In 2019, Minister for Health, Greg Hunt, proclaimed 26 September as Australia’s annual Childhood Brain Cancer Awareness Day.
The aim of this day is to raise public awareness of the impact of childhood brain cancer on these precious children and their families and to highlight the importance of childhood brain cancer research.
Each year on this day there is a focus on one form of childhood brain cancer and for 2021 it is Medulloblastoma. The type of brain cancer that Dainere was diagnosed with and that stole her young life, along with the lives of many other Australian Children.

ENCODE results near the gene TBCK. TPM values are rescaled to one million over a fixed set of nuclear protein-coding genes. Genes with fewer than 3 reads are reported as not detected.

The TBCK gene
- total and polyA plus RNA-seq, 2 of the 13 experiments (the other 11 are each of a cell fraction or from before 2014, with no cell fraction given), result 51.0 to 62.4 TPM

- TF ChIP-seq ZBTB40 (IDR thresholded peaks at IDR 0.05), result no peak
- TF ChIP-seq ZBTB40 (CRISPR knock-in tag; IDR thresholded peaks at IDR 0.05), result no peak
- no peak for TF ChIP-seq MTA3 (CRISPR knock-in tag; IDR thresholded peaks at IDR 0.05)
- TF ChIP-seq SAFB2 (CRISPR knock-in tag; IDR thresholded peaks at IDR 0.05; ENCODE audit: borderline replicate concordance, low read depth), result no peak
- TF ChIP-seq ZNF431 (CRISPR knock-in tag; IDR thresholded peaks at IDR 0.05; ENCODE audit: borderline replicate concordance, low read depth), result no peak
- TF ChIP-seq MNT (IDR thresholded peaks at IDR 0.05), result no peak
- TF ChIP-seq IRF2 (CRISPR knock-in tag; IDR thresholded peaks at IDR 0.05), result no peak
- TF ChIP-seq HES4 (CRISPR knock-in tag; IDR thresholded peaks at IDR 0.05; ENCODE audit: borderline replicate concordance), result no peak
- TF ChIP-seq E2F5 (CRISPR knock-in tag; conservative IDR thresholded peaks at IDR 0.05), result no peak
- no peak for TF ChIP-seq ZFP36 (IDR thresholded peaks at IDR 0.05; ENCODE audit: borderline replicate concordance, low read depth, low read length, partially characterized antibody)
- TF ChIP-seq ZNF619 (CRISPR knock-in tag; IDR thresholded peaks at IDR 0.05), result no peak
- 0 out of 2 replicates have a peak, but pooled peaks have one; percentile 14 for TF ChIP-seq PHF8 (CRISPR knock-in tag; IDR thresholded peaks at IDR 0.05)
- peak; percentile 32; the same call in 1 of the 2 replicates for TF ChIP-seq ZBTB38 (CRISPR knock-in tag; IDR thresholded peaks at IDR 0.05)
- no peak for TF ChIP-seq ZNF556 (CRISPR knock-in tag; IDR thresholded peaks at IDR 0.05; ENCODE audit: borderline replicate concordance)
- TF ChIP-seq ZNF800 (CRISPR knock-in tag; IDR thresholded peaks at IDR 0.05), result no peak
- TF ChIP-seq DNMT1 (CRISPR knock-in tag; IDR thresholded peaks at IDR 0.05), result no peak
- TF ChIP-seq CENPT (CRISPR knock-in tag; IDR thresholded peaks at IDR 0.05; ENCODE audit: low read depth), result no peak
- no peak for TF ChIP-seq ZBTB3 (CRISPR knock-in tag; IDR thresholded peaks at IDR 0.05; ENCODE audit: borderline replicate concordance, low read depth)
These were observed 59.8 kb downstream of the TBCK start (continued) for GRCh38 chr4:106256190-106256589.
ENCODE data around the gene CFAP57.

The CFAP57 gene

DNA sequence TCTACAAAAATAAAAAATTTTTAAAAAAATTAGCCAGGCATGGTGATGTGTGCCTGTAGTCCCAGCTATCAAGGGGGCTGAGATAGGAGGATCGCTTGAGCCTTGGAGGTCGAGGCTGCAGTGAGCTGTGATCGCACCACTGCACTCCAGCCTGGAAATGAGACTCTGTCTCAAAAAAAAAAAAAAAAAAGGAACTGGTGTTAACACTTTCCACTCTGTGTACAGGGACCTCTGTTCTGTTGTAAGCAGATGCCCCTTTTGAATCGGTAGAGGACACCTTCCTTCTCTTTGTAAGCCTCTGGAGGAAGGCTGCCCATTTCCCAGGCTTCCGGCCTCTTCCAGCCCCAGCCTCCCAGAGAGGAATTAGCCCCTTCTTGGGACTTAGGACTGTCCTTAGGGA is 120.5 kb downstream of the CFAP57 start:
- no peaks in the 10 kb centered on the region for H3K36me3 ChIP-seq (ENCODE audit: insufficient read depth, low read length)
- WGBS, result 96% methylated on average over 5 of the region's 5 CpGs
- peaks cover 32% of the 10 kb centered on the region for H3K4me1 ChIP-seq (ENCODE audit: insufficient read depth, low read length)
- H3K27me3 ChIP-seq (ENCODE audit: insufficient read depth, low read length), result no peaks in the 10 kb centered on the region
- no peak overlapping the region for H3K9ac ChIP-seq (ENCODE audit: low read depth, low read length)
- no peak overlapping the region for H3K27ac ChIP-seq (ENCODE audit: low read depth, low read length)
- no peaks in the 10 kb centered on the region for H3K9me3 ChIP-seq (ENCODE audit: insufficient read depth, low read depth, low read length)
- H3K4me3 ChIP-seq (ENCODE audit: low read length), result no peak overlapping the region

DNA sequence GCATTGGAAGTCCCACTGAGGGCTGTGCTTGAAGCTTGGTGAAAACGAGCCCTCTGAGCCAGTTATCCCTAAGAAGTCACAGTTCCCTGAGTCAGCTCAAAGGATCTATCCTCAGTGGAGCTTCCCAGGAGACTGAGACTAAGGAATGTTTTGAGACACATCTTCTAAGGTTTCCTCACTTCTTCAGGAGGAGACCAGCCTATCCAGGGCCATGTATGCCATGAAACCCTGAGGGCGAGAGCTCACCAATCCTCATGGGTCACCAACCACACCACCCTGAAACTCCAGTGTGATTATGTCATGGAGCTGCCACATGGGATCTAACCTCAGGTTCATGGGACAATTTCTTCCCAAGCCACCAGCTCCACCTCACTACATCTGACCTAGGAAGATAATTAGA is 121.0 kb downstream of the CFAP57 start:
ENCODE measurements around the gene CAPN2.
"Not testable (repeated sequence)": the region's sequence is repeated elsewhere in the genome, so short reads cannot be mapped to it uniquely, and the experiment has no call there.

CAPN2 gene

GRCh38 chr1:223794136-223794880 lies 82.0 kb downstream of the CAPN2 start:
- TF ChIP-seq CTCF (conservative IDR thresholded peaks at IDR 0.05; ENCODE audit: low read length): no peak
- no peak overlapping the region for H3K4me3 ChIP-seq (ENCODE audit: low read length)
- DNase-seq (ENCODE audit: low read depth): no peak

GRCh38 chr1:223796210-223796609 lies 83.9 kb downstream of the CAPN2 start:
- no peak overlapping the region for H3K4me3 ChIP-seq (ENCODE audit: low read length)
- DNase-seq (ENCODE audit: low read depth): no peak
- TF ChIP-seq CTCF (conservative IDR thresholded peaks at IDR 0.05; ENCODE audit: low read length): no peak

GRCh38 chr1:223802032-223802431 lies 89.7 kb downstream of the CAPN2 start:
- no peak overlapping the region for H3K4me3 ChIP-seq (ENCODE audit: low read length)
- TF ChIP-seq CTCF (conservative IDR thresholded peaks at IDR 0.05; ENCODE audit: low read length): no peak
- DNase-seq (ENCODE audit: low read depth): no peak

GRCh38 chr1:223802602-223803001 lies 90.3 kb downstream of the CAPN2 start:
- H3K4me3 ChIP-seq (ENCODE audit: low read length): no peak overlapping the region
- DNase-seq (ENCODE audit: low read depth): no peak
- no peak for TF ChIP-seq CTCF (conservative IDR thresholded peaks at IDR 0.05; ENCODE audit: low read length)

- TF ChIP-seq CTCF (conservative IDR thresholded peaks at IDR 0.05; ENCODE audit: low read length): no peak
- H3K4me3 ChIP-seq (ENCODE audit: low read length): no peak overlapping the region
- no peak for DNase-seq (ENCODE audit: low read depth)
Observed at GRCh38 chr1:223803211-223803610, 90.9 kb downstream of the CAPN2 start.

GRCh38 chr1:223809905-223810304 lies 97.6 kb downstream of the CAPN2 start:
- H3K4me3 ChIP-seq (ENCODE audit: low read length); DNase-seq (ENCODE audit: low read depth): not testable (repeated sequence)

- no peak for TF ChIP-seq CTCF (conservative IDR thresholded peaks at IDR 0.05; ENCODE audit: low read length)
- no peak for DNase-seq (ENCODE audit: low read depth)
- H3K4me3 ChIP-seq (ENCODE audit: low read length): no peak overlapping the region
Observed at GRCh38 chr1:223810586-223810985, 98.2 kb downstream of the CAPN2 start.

Medulloblastoma is the second most common type of childhood cancer of the central nervous system. It accounts for 13 percent of cases of brain cancer cases.
Tragically, incidence rates of Medulloblastoma have increased by 1.4 percent per year on average over the past three decades.
While this may sound like a small percentage increase, in total it equates to a shocking 58 percent increase over a 35-year period.
Sadly, the reasons behind this trend are unclear: advances in diagnostic technology and increasing population may very slightly contribute.
Heartbreakingly, survival for medulloblastoma still severely falls behind many other types of childhood cancer.